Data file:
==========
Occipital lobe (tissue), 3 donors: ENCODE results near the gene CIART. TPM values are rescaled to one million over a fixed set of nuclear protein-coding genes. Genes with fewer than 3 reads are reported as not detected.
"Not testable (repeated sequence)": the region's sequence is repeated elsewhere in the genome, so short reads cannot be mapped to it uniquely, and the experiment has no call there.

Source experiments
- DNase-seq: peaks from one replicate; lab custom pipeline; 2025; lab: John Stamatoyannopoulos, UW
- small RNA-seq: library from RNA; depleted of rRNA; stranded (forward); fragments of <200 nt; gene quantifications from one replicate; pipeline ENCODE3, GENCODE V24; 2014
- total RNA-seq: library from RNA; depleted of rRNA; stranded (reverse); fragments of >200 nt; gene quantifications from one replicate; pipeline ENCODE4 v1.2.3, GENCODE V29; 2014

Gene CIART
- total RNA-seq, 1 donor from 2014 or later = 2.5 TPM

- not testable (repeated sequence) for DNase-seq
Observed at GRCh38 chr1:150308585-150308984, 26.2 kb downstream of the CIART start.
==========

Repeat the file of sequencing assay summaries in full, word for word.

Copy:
Occipital lobe (tissue), 3 donors: ENCODE results near the gene CIART. TPM values are rescaled to one million over a fixed set of nuclear protein-coding genes. Genes with fewer than 3 reads are reported as not detected.
"Not testable (repeated sequence)": the region's sequence is repeated elsewhere in the genome, so short reads cannot be mapped to it uniquely, and the experiment has no call there.

Source experiments
- DNase-seq: peaks from one replicate; lab custom pipeline; 2025; lab: John Stamatoyannopoulos, UW
- small RNA-seq: library from RNA; depleted of rRNA; stranded (forward); fragments of <200 nt; gene quantifications from one replicate; pipeline ENCODE3, GENCODE V24; 2014
- total RNA-seq: library from RNA; depleted of rRNA; stranded (reverse); fragments of >200 nt; gene quantifications from one replicate; pipeline ENCODE4 v1.2.3, GENCODE V29; 2014

Gene CIART
- total RNA-seq, 1 donor from 2014 or later = 2.5 TPM

- not testable (repeated sequence) for DNase-seq
Observed at GRCh38 chr1:150308585-150308984, 26.2 kb downstream of the CIART start.